Peer Effects in Charitable Giving: Evidence from the (Running) Field


  • This research was funded by the Leverhulme Foundation (Grant F/00 182/A2) and the Economic and Social Research Council (Grant RES-343-28-0001). Thanks to Justgiving for providing us with their data and to two anonymous referees, Rachel Griffith, Clare Leaver, Abigail Payne and Kimberley Scharf and participants at seminars in Essex, Mannheim, Rotterdam, Southampton, Stirling, the workshop on the social dimension of organisations at the CUI in Budapest and the CEPR conference on charitable giving and altruism, Paris, for helpful comments and discussions. Any views – and in particular any errors – are our own.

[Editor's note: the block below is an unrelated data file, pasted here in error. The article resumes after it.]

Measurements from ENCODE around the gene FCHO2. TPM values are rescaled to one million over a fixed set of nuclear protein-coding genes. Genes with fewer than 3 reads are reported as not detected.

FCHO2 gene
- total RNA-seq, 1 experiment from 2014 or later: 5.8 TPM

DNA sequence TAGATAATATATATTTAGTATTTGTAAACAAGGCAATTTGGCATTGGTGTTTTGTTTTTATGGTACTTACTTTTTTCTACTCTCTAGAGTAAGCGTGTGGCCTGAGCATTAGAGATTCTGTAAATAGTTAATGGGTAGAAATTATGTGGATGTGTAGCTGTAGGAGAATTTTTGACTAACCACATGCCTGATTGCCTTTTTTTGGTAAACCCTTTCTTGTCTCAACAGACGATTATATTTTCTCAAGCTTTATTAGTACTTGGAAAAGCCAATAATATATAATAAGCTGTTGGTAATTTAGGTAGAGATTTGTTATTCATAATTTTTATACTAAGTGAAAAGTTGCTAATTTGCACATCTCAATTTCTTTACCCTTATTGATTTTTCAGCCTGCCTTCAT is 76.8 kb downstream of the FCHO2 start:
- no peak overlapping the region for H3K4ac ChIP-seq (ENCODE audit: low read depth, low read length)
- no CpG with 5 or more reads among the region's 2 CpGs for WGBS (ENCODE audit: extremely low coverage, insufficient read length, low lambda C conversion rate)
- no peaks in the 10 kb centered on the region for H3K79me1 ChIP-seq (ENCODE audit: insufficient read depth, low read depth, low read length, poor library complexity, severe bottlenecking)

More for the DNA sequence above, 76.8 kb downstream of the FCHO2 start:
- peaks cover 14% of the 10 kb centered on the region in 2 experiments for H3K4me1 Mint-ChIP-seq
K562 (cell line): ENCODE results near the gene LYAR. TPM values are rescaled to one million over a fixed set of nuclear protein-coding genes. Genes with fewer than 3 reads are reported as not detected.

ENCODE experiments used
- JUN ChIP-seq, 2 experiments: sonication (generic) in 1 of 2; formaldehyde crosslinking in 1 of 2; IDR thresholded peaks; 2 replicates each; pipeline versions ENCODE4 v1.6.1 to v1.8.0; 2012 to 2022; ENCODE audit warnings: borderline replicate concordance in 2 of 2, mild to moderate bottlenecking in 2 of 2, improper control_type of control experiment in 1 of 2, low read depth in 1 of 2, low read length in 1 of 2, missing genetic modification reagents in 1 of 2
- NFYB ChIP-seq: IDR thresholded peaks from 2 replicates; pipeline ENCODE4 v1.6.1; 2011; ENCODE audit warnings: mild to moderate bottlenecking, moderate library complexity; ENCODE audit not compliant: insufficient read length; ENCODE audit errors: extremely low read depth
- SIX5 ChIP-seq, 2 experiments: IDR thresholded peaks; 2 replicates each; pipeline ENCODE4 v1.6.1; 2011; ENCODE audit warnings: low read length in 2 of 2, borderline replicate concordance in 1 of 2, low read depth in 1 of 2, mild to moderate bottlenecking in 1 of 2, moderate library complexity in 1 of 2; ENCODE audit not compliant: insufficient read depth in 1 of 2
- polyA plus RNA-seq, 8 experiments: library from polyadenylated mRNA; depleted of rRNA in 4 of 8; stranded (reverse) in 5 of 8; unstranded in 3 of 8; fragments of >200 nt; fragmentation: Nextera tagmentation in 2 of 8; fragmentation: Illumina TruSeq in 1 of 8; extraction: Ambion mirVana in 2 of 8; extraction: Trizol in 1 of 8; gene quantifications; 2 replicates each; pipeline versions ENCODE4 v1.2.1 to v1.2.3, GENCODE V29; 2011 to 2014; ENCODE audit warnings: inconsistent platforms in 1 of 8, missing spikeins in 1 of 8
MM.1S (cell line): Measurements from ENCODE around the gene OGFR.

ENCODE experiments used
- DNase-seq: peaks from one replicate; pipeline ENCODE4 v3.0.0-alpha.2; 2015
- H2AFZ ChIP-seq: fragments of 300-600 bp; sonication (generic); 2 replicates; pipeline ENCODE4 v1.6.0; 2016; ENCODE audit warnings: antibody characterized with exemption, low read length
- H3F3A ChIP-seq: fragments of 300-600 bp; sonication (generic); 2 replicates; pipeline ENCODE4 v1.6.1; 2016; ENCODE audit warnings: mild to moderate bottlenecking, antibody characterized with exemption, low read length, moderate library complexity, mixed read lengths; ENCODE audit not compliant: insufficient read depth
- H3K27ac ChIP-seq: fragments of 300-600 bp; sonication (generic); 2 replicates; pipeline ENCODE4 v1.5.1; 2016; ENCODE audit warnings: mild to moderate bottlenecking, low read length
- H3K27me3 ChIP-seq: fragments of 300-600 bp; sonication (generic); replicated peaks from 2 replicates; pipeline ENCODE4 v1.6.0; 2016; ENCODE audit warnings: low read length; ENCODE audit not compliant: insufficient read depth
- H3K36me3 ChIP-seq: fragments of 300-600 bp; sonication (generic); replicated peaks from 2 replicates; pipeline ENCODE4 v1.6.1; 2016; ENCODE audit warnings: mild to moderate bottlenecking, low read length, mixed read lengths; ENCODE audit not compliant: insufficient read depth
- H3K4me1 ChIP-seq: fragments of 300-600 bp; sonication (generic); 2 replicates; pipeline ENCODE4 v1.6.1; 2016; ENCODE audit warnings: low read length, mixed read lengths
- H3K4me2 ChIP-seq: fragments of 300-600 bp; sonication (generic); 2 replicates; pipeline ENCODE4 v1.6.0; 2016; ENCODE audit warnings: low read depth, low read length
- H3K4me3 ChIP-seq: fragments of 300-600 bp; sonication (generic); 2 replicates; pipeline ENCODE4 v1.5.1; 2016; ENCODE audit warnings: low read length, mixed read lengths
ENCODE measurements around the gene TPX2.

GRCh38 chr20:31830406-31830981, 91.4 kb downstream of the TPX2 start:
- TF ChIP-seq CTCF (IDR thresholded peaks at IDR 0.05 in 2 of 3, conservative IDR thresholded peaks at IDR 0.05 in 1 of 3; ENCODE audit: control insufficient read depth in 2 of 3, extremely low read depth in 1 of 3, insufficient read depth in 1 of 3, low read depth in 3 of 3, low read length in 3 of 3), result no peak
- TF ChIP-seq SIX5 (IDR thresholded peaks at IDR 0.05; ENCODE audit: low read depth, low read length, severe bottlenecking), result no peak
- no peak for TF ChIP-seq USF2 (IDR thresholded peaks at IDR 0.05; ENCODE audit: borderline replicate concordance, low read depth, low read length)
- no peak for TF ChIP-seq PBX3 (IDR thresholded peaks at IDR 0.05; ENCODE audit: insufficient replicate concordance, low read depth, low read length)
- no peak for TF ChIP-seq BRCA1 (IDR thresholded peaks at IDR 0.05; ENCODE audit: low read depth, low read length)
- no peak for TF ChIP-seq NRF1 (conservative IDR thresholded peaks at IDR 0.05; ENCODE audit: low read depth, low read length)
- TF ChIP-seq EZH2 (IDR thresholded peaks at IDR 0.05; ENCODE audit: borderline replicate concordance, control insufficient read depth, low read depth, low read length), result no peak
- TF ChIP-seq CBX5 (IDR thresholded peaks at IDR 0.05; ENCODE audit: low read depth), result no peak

There is a widespread belief that peer effects are important in charitable giving but little evidence on how donors respond to their peers. Analysing a unique data set of donations to online fund-raising pages, we find positive and sizeable peer effects: a £10 increase in the mean of past donations increases giving by £2.50, on average. Donations respond to both very large and very small amounts and to changes in the mode. We find little evidence that donations signal charity quality – our preferred explanation is that donors use information on earlier donations to decide what is appropriate for them to give.